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Celtic tomb hailed as great archaeological find

The Local · 28 Dec 2010, 15:26

Published: 28 Dec 2010 15:26 GMT+01:00

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The noblewoman's tomb, dating from early Celtic times, measures four metres by five metres, and is exceptionally well-preserved. It contained gold and amber jewellery that makes possible for the first time the precise dating of an early Celtic grave.

Using heavy cranes, the excavation team lifted the entire burial chamber out of the ground as a single block of earth and placed it on a special truck so that it could be carried off for further analysis.

The dig leader and state archaeological chief Dirk Krausse labelled the find a “milestone of archaeology.”

Judging by the ornamentation in the chamber, the archaeologists believe the tomb was built for a woman from the nobility of the Heuneburg fort, though this couldn’t be said with certainty until further investigations could be made under laboratory conditions.


Click here for a photo gallery of the dig.

This will be done by the State Office for the Preservation of Monuments in Stuttgart. Initial results are expected to be announced in June 2011.

The Heuneburg hill fort site is considered one of the most significant archaeological sites in central Europe and possibly the oldest settlement north of the Alps.

It has been the focus of intense interest because it reflects socio-political developments in early Celtic Europe when, after about 700 BC, wealth, population and political power began to be concentrated in small areas.

Story continues below…

It was the area of a large settlement from about 700 BC and became one of the key centres of power and trade in southern Germany.

DAPD/The Local/djw

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Your comments about this article

19:59 December 28, 2010 by Lreed1999
Very interesting but can you elaborate on why you removed the whole tomb and maybe even how you accomplished this. When can we see what you find inside.
21:10 December 28, 2010 by LancashireLad
Who the hell is digging in the frozen ground in this weather? Or was it intentional so that they *could* get the thing out in one block?
21:14 December 28, 2010 by diggin
Burials are generally removed "en bloc" as a large block that has been cut out of the surrounding earth so that the excavation can be performed in a controlled environment. Once ancient materials are exposed to air their deterioration can be sped up. With such a find there are quite frequently very small objects (beads, for example) that take time to find. Excavating such an important find in the field would take a very long time and some materials would be threatened -- both by the elements and by thieves. This chamber is already proving to be of great importance: it hasn't been robbed, the wooden floor and other organic materials (cloth) have been partially preserved. The chamber was removed by digging out around the boundries of the chamber and pulled out by a crane and transported to a flatbed. 7.5 x 6m, 50cm thick and nearly 80 tons. This is a link to a German article with a picture of the chamber being loaded onto the flatbed.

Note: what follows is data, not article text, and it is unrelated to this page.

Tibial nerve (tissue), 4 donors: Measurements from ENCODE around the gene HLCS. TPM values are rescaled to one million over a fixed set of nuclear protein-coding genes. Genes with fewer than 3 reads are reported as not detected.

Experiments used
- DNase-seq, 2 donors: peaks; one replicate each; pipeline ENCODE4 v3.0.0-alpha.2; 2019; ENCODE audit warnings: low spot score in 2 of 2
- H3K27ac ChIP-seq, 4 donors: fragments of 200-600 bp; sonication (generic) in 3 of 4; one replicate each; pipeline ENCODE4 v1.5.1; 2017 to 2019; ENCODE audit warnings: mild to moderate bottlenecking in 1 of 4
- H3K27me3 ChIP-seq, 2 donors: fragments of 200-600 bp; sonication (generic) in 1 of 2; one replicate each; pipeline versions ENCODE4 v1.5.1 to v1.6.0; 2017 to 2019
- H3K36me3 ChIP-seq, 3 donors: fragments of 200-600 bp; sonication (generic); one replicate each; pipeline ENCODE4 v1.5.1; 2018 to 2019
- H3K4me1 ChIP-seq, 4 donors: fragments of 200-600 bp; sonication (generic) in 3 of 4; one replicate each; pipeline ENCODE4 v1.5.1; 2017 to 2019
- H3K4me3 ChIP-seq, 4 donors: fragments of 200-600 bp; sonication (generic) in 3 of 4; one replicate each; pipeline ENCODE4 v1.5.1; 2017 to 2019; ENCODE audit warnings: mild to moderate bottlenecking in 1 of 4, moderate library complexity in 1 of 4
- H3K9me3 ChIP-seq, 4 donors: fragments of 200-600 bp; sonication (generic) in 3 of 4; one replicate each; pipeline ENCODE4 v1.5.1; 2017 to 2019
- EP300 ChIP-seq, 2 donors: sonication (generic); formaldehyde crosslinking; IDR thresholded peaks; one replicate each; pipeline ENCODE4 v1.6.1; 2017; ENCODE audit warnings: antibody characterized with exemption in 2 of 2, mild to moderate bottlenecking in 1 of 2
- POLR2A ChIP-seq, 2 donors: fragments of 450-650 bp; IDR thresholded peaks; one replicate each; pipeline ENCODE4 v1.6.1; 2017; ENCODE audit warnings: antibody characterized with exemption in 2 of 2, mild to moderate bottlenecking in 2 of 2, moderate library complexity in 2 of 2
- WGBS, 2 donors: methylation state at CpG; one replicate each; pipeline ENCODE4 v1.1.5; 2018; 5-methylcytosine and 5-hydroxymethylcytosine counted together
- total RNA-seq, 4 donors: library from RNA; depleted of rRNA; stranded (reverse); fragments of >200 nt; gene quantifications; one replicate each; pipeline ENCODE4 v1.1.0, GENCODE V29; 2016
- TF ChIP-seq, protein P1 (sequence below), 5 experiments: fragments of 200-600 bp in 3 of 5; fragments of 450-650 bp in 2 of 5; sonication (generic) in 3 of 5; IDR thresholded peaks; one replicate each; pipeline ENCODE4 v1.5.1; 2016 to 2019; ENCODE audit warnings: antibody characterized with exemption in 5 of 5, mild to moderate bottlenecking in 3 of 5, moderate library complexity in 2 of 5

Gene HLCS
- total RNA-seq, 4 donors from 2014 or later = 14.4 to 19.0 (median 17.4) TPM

09:12 December 29, 2010 by proclusian
To answer the question about "When can we see what you find inside?" Die Zeit said there will be an exhibit in Stuttgart in 2012 of the contents of the grave.
10:46 December 29, 2010 by jlmcnamara
Celtics in Germany? This explains the Kelly Family.
11:44 December 29, 2010 by mixxim
Now Germany can have its own Celtis Rangers team....
22:06 December 29, 2010 by wxman
If they did this to a 40 year old grave, they would be arrested for graverobbing. Why is it OK if it's 2,600 years old? I'm sure this lady's family would be horrified if they knew this would happen someday. I guess human beings only have value if there is still someone alive who knew them.
22:25 December 31, 2010 by hermannyorks
Modern burials are regularly dug up, moved, relocated. There is no guarantee that a burial will remain in place. In quite a lot of circumstances burials are moved by church authorities for development, buildings in cemeteries. There are even companies who specialise in this work


With regards archaeology a lot of burials are uncovered during development work and would have been lost in road schemes, pipelines or housing developments, so would be lost in the progress of this work. This means that recovering in this way at least they get understood better, rather than just ending up in a developer's spoilheap.
18:02 January 2, 2011 by Peter Hammerer
The Celts were all across the continents back then only the uninformed think it is solely on the Celtic isles ! Which pushes . Where were they from originally ? This debate is the hard one !! It seems to be changing from previous opinions or so called former facts !!
02:51 January 3, 2011 by CmacQ
The term 'Celt' has been rather loosely used over the years. If one intends the Classical usage then there were only three types of Celts; the Gaulish or western-Celts, the Cisalpine or southern-Celts of northern Italy (over the Alps-Celts), and the Volcae/Noric or eastern Celts who the Romans also called the Istriaones. This name came from the Goddess and the Danube, as the Greeks called the river the Istros. The article above is most likely about a sub-tribe of the Tectosagii; a sept of the Volcae­Celts. They were responsible for the late Hallstatt/early La Tene princedom called ¦#39;Pyrenon¦#39; centered on the large lower-town (or residential area), several surrounding necropoleis, and a well-fortified citadel at Heuneburg. The Romans called this type of settlement an oppidum.
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